While many of the factors previously mentioned are leading to increased attention to diesel injector deposits, these deposits are not completely new to the industry. In fact, the industry has dealt with these deposits and the performance issues they cause for many years. Because it is difficult to simulate the complex interactions that occur in a running diesel engine on a simple bench test, tests typically involve full-size diesel engines operating on dynamometer stands.

In the 1980s, two such tests were developed. In the United States, an injector deposit test based on the Cummins L-10 engine used direct injection but in an older, pressure-time mechanical injection system. The test was used for many years but has been out of production for more than five years. Meanwhile, in Europe in the 1980s a test was developed based on a Peugeot XUD-9, indirect-injection engine. While the test is still available today, new engines no longer use this injection system.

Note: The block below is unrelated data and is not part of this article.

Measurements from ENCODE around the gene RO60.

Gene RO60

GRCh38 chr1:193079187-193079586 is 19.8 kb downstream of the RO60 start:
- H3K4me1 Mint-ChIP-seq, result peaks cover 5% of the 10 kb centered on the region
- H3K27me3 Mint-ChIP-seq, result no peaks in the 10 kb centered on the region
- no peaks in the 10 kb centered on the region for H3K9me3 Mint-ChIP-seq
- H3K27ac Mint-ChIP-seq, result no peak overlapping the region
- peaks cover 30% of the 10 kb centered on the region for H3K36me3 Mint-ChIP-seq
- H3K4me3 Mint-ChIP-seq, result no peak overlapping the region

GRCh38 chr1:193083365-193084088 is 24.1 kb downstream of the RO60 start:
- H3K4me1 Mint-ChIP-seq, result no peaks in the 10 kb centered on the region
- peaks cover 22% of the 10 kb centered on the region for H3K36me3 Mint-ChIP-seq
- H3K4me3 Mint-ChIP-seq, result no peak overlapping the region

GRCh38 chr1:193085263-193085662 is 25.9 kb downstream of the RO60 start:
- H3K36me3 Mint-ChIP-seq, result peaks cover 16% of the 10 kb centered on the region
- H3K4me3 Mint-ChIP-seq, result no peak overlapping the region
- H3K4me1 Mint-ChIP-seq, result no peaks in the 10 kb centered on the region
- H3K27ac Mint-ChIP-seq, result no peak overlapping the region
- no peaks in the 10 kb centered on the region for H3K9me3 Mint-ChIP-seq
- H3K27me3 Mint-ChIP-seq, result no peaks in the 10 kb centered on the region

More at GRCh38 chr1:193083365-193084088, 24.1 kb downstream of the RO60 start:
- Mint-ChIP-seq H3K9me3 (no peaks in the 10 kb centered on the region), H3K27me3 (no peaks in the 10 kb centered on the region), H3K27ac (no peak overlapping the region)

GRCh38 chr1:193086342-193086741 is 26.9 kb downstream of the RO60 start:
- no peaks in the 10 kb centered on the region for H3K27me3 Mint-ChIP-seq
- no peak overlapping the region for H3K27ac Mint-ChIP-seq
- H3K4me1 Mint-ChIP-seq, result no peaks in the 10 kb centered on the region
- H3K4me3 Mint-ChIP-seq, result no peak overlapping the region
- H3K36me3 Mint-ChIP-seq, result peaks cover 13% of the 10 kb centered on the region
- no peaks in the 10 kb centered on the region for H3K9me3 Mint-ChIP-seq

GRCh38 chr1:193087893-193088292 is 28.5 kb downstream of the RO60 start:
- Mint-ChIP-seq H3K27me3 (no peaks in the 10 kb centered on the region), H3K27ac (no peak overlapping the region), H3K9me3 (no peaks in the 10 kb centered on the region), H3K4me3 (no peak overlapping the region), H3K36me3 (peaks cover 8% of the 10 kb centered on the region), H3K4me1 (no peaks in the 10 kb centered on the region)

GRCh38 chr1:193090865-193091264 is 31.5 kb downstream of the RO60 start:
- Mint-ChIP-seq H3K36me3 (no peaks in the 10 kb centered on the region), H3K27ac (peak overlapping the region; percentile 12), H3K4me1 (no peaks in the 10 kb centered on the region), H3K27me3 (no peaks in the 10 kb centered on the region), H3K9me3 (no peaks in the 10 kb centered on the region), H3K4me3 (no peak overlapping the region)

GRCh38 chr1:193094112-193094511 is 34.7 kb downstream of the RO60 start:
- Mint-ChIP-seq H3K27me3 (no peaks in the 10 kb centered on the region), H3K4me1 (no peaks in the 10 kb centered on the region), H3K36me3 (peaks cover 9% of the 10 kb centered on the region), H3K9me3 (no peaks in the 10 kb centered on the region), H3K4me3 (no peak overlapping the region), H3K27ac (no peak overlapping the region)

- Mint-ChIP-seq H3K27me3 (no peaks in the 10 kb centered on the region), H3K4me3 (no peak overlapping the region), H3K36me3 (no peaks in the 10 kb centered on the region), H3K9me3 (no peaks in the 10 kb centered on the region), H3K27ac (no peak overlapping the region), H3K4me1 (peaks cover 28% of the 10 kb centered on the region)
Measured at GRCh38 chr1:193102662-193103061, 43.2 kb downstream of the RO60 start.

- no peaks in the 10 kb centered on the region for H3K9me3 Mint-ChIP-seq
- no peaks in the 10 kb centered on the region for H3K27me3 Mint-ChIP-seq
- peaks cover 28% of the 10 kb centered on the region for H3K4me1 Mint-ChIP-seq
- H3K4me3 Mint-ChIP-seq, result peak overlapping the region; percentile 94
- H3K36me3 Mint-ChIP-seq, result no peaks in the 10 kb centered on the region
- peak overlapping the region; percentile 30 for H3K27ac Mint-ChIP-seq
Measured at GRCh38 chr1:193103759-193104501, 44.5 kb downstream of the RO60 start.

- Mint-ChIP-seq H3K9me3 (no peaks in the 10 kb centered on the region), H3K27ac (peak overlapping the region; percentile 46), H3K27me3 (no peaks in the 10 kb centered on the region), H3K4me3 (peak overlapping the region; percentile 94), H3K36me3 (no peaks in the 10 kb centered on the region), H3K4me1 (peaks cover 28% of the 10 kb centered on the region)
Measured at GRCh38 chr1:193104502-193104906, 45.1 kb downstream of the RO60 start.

Oils with more saturated fat provide better stability, while oils with less fat provide better cold flow properties in biodiesel fuel.

SOURCE: NATIONAL RENEWABLE ENERGY LABORATORY


With today's diesel engines having deposit problems that lead to complaints of power loss, pressure has been on to develop a new test that represents these modern engines. The industry developed a new test this year, based on the Peugeot DW-10 engine. This turbo-charged engine features a common rail, direct, modern electronic injection system and represents modern diesel engines used in both passenger cars and heavy equipment.

Additive Solution